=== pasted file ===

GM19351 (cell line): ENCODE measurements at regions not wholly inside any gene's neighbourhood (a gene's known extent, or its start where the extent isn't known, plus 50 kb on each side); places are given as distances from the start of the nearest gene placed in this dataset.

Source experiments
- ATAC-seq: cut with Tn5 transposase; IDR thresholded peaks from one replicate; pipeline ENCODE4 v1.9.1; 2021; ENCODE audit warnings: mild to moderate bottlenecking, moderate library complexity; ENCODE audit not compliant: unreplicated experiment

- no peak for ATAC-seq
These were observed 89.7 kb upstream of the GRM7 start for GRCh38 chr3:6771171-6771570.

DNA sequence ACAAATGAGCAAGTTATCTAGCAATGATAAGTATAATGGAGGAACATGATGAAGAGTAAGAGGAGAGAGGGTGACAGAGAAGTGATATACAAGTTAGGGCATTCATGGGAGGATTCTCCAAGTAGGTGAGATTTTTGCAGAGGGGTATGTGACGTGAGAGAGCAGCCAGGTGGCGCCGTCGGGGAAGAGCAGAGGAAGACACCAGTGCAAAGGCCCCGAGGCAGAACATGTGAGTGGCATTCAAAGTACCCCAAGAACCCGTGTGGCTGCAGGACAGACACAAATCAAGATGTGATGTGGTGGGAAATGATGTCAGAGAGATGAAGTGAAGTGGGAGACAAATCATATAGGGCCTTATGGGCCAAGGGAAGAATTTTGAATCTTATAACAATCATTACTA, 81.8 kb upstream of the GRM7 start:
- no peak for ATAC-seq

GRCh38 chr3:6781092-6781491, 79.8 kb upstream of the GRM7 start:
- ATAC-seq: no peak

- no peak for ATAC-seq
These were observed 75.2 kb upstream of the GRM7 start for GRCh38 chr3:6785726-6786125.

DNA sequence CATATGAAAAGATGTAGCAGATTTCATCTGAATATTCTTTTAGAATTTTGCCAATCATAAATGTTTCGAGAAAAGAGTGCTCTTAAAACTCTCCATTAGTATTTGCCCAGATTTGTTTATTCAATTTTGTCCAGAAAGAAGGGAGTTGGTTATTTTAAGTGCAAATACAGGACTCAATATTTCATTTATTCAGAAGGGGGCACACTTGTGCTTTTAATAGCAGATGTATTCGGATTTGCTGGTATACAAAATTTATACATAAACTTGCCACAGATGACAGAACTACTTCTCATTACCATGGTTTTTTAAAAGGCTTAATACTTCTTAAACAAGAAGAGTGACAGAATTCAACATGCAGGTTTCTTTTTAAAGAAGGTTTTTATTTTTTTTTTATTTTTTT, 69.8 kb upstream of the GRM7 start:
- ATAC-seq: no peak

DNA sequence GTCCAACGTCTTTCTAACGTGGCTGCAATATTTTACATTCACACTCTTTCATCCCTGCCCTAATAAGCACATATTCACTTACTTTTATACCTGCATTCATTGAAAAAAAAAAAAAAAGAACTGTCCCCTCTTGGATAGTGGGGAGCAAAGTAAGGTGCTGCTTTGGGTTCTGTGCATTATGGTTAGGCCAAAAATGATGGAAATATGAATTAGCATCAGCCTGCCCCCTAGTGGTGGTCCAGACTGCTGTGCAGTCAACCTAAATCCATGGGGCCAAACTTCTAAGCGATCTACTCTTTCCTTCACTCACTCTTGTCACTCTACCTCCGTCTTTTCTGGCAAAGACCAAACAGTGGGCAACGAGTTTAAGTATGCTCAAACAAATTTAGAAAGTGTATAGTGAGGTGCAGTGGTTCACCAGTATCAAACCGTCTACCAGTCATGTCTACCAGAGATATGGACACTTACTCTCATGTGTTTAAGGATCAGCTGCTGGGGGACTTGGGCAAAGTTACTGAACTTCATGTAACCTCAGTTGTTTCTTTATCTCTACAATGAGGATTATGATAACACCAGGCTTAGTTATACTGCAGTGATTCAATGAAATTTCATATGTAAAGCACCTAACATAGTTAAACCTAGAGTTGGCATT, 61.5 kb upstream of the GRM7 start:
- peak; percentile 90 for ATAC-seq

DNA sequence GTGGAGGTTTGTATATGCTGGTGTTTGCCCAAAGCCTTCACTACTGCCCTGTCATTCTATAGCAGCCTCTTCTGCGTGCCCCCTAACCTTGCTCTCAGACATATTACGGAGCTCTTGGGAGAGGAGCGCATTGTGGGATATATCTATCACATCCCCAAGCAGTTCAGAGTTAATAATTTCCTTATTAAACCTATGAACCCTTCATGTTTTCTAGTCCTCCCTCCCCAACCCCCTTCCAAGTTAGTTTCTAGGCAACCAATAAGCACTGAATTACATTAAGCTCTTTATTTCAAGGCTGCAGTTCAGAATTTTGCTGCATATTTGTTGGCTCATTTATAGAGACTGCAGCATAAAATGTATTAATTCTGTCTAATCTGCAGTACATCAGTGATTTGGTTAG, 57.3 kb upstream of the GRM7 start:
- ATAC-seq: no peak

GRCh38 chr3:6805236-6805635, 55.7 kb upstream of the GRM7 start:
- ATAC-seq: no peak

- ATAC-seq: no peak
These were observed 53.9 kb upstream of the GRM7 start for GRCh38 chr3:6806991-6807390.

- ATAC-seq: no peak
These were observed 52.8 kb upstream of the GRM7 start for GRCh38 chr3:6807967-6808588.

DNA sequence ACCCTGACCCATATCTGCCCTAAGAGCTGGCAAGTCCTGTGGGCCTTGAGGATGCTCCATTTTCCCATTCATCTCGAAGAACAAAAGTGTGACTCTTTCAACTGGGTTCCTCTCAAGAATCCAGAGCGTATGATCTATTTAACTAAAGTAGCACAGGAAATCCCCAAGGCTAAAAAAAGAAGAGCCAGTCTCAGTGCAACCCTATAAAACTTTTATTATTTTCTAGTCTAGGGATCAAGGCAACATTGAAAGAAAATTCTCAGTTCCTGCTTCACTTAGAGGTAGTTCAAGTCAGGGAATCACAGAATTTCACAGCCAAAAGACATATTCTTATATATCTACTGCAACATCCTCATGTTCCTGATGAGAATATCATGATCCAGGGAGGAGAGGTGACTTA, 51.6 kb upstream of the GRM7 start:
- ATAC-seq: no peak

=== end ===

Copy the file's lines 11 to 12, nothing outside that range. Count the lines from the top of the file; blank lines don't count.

These were observed 75.2 kb upstream of the GRM7 start for GRCh38 chr3:6785726-6786125.

DNA sequence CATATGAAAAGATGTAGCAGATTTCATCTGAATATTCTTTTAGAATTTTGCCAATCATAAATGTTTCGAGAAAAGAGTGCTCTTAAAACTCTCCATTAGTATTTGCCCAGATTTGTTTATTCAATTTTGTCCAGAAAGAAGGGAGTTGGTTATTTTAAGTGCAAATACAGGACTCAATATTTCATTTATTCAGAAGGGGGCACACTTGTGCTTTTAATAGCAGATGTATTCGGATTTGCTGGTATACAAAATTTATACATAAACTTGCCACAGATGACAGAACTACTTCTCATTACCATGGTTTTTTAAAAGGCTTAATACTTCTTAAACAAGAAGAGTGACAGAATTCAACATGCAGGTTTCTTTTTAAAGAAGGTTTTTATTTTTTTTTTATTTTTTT, 69.8 kb upstream of the GRM7 start: